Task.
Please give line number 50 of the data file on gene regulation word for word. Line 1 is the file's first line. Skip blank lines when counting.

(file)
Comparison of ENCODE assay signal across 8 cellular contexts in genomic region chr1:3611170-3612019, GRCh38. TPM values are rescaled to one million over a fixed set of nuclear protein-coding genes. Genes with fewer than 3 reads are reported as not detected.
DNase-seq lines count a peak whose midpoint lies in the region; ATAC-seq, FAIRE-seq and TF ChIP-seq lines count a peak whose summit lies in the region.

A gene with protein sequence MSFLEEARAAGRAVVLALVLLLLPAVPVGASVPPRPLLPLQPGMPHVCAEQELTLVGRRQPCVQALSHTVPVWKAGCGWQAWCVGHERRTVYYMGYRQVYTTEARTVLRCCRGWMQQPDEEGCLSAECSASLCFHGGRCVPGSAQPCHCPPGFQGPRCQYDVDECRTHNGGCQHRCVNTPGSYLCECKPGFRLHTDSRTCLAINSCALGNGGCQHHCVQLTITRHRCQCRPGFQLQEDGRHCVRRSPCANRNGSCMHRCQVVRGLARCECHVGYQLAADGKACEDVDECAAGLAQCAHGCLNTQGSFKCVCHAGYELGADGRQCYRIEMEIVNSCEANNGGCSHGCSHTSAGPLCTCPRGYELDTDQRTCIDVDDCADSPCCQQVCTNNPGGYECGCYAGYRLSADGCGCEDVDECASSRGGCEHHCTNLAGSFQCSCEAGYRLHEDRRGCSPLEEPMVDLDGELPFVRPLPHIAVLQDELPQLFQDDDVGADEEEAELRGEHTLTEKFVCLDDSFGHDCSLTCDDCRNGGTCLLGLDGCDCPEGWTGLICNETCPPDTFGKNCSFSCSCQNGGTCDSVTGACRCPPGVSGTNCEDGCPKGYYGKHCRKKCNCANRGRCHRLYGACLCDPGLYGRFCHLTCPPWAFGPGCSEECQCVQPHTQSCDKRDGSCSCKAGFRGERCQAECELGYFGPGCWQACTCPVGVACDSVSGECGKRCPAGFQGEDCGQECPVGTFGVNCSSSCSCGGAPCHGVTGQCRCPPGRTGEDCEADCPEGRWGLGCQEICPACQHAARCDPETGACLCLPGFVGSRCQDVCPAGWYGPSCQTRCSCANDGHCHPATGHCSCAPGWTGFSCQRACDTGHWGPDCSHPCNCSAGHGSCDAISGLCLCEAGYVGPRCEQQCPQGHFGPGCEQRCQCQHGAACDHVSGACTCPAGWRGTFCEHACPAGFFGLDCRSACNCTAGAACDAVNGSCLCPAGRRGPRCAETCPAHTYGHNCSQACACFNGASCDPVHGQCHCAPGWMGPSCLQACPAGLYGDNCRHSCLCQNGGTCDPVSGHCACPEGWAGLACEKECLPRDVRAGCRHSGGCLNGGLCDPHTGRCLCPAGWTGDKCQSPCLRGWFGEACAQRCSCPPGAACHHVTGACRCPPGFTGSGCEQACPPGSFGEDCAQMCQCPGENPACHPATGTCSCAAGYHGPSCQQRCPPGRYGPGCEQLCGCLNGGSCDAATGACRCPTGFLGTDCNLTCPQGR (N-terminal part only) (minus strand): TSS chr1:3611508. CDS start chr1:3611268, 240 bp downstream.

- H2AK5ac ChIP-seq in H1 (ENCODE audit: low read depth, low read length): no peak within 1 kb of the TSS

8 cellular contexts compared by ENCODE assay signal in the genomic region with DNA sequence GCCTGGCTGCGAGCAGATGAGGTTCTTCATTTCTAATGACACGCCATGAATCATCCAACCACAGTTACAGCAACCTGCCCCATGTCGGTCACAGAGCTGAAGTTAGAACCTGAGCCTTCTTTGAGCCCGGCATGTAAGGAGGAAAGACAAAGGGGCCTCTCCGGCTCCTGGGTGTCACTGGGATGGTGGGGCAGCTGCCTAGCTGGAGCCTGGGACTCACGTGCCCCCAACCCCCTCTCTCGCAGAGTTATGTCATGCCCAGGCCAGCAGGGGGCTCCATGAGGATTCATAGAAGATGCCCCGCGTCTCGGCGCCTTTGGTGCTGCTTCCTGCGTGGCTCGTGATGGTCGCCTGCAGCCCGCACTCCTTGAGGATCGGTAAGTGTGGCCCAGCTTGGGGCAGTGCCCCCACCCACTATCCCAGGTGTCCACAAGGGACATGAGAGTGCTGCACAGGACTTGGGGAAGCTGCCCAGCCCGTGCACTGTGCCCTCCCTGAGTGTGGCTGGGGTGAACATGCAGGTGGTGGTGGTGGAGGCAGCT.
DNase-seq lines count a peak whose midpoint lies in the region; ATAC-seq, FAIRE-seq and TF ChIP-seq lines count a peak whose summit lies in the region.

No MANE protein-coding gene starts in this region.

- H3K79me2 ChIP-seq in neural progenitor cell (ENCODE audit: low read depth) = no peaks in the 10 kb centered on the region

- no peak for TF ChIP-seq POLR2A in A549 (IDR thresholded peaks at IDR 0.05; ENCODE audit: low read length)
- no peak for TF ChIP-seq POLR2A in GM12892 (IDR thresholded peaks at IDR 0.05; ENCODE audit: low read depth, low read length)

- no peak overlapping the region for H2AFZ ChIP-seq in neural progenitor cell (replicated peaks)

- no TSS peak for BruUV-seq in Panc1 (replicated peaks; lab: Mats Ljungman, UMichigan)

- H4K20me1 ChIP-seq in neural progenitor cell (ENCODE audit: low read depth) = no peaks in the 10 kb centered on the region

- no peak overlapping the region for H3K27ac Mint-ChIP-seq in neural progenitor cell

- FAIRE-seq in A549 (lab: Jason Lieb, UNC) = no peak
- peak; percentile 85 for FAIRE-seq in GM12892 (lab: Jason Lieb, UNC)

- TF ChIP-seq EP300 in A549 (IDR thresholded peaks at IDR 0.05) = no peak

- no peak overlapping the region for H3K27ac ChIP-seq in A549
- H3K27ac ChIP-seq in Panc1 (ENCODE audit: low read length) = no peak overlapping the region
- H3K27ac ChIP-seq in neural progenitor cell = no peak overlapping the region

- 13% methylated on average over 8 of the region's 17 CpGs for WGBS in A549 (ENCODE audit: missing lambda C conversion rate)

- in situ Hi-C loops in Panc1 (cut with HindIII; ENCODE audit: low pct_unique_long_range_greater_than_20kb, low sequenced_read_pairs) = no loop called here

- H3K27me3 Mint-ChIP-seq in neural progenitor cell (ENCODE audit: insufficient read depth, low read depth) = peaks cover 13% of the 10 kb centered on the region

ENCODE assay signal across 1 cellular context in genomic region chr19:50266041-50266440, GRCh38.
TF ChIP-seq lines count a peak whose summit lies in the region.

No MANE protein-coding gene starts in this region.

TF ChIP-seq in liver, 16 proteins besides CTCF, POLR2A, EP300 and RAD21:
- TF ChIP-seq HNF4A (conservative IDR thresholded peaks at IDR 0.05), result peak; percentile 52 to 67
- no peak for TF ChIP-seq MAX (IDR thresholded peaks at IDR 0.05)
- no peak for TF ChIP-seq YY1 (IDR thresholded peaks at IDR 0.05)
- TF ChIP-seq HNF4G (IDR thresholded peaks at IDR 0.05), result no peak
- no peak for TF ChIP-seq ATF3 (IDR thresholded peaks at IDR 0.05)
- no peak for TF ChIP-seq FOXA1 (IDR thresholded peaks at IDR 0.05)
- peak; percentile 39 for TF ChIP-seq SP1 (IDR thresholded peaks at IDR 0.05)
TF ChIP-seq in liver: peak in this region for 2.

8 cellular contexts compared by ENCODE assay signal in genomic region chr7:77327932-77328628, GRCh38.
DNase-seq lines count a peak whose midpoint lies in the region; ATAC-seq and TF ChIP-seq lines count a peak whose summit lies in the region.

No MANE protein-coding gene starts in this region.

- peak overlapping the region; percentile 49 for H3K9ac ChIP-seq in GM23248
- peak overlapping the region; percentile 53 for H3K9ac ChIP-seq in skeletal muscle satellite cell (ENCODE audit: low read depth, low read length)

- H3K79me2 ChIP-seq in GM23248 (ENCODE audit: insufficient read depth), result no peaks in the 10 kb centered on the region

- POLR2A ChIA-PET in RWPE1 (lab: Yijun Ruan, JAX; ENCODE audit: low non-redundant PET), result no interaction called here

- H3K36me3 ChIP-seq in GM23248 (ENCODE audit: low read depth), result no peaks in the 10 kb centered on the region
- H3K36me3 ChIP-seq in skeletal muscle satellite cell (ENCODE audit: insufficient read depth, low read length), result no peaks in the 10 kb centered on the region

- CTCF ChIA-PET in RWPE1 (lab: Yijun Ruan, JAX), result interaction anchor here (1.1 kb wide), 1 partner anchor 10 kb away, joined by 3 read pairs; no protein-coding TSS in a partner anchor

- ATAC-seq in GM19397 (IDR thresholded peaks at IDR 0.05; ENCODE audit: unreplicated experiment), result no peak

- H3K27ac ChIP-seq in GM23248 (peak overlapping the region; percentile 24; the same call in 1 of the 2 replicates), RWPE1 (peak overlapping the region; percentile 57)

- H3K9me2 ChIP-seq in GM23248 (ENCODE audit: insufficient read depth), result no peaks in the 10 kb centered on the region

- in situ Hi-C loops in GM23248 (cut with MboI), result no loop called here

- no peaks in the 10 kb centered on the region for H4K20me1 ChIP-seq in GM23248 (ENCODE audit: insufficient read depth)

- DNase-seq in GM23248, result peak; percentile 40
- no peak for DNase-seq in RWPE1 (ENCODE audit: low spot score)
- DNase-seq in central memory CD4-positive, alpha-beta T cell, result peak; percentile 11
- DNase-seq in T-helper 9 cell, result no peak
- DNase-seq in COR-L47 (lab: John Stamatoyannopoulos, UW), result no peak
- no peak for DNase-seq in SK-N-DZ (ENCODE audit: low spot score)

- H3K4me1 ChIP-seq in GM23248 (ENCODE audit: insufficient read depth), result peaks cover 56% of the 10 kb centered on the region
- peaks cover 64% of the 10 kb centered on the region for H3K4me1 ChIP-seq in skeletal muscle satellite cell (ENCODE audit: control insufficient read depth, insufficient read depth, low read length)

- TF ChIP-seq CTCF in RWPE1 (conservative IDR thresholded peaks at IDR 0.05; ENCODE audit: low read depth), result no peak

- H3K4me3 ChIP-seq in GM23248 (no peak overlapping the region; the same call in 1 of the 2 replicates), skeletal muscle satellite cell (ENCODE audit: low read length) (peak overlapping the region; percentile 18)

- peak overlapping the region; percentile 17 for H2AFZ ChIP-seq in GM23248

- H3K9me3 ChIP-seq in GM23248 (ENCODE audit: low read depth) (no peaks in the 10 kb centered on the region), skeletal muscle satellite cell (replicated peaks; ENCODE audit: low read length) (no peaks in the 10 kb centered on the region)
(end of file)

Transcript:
- no peaks in the 10 kb centered on the region for H4K20me1 ChIP-seq in GM23248 (ENCODE audit: insufficient read depth)